He consulted with the Nez Perce Tribe and the Washington State Department of Archaeology and Historic Preservation. Mother Nature cooperated in a way, raining out construction until Tuesday, after Sappington had obtained the authority he needed to start.

Once he arrived, all work resumed because his two excavation areas are on either side of the sewer trench, each about 2 meters square.

Crews removed soil to a depth of about 10 feet deep in the two holes. Sappington and four graduate students followed, doing the tedious work of excavating by hand to the depth where the bones were found.

A piece of charcoal is being mapped in place on the east side of the trench. Lee Sappington, Dakota Wallen, Laura Longstaff and Kyle Parker.
Lee Sappington (left) works alongside students Dakota Wallen, Laura Longstaff (with clipboard), and Kyle Parker, as the map the site.

He'll be able to identify the animal definitively if they locate a tooth.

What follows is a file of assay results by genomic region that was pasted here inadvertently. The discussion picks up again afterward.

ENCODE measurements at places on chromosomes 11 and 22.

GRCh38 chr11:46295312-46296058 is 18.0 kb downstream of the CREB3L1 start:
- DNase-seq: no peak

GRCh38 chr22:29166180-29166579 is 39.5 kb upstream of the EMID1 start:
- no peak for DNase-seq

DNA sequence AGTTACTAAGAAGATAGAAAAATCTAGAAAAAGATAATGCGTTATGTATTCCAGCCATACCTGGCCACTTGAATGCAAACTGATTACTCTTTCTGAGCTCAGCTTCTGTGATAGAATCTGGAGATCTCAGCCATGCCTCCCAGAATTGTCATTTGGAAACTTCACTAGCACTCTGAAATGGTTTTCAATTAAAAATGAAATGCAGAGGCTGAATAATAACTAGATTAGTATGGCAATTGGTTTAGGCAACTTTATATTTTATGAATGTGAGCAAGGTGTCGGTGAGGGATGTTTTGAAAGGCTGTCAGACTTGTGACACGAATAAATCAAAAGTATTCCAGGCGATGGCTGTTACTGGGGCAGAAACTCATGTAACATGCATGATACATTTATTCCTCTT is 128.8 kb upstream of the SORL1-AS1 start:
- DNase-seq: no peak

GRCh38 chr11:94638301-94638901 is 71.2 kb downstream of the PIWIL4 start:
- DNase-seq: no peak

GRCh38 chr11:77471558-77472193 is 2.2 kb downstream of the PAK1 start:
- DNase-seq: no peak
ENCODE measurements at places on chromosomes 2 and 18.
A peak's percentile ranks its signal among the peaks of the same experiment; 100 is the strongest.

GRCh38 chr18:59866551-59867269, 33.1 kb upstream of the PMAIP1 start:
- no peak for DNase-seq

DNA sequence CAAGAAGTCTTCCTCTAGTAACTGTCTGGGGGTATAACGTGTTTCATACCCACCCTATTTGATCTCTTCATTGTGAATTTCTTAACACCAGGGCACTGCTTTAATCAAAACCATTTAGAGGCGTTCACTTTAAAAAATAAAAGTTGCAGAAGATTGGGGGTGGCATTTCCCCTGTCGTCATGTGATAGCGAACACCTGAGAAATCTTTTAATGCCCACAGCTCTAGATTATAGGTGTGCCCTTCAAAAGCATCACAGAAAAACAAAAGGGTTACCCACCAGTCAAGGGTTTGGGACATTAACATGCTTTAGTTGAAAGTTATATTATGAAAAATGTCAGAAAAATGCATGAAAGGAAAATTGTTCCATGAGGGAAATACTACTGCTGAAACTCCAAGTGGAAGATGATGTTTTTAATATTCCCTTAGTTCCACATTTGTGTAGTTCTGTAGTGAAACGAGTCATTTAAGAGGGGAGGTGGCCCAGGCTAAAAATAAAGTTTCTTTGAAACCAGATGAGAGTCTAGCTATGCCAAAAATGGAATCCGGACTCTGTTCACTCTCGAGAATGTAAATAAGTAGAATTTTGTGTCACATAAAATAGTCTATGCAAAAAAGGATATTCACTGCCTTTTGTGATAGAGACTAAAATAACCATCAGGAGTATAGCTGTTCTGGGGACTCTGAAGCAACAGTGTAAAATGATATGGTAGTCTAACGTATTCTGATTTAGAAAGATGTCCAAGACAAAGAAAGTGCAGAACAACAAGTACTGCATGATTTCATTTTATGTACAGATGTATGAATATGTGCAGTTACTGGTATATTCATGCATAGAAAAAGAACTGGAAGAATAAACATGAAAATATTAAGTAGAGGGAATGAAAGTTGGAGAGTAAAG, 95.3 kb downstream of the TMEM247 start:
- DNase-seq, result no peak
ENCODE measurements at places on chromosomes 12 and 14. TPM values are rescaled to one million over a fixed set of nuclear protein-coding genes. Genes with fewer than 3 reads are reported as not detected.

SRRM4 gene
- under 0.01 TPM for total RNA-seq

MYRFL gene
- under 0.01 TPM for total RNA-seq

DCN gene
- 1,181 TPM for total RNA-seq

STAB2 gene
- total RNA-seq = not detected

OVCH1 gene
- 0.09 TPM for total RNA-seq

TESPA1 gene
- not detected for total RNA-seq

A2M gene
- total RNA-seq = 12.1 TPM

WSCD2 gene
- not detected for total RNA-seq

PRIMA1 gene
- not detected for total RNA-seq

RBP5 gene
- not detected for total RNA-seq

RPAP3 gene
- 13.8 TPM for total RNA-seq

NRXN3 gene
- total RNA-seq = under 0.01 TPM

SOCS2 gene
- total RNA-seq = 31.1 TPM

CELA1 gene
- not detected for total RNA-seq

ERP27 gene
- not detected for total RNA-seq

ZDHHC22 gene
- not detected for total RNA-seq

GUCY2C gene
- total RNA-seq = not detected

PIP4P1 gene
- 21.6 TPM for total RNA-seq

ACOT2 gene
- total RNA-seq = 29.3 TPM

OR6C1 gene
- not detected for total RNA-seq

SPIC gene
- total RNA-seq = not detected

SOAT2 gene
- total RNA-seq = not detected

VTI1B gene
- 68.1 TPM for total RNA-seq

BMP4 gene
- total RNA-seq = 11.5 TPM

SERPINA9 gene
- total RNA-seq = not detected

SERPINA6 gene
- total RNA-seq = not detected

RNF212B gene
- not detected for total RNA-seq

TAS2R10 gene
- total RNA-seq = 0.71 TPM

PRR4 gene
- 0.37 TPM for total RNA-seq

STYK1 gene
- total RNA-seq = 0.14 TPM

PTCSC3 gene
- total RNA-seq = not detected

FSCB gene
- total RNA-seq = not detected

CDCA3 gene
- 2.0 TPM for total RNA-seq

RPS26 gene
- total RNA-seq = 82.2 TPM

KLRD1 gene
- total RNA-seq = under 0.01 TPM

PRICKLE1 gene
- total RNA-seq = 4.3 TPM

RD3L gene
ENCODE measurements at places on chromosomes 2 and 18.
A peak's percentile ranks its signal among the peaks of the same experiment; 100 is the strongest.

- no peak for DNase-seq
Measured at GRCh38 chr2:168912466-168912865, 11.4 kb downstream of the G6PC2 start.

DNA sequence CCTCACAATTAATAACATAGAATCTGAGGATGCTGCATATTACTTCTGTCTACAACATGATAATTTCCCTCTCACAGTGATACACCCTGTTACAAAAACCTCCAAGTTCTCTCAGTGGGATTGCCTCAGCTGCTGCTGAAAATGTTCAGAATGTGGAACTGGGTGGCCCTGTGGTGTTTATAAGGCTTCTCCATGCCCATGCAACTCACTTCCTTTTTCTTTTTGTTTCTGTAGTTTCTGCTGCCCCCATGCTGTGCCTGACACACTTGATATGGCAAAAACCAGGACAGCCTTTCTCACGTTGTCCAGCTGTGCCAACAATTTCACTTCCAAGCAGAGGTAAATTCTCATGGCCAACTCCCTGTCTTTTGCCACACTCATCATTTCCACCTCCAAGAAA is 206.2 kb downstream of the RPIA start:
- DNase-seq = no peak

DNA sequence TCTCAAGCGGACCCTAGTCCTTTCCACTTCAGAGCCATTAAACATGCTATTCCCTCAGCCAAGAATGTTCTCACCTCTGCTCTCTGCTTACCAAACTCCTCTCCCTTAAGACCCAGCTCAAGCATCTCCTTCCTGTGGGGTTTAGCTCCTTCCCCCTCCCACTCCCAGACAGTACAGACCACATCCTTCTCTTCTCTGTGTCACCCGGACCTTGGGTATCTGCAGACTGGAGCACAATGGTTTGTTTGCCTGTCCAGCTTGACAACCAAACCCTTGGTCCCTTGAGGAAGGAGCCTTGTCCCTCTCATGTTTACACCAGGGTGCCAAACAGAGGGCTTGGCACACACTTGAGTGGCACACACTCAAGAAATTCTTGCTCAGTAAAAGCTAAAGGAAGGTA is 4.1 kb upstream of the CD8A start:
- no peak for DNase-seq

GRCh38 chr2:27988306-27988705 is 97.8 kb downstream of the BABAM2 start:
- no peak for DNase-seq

"This is like a crime scene," Sappington said. "You need evidence."

If they don't unearth additional artifacts by the end of today, they'll leave, confident that he'll be among the first to know if anything more is seen, Sappington said.

What happened at the park on the west edge of Clarkston wasn't entirely unexpected. Sappington looked at the property months ago and left with the impression that something interesting could be hiding in the dirt.

Crews were asked to keep a careful eye and alert Sappington of anything unusual. That the crews made the initial, difficult distinction between bones and other debris doesn't surprise Wayne Tippett, chairman of the Port of Clarkston Commission.

"When you're digging, you're always looking and something unusual will catch your eye," said Tippett, who has worked as an excavator.

While Sappington is focused on what the bones near Clarkston could reveal about mammoths, Case Stedham has other concerns. Stedham is president of Western Construction, the port's contractor on the project.

Stedham said he's worried about sightseers.

"People flat out don't need to be out here," he said. "It's a dangerous site. It's private property. There's no trespassing."

Kyle Parker, Dakota Wallen, Laura Longstaff and Lee Sappington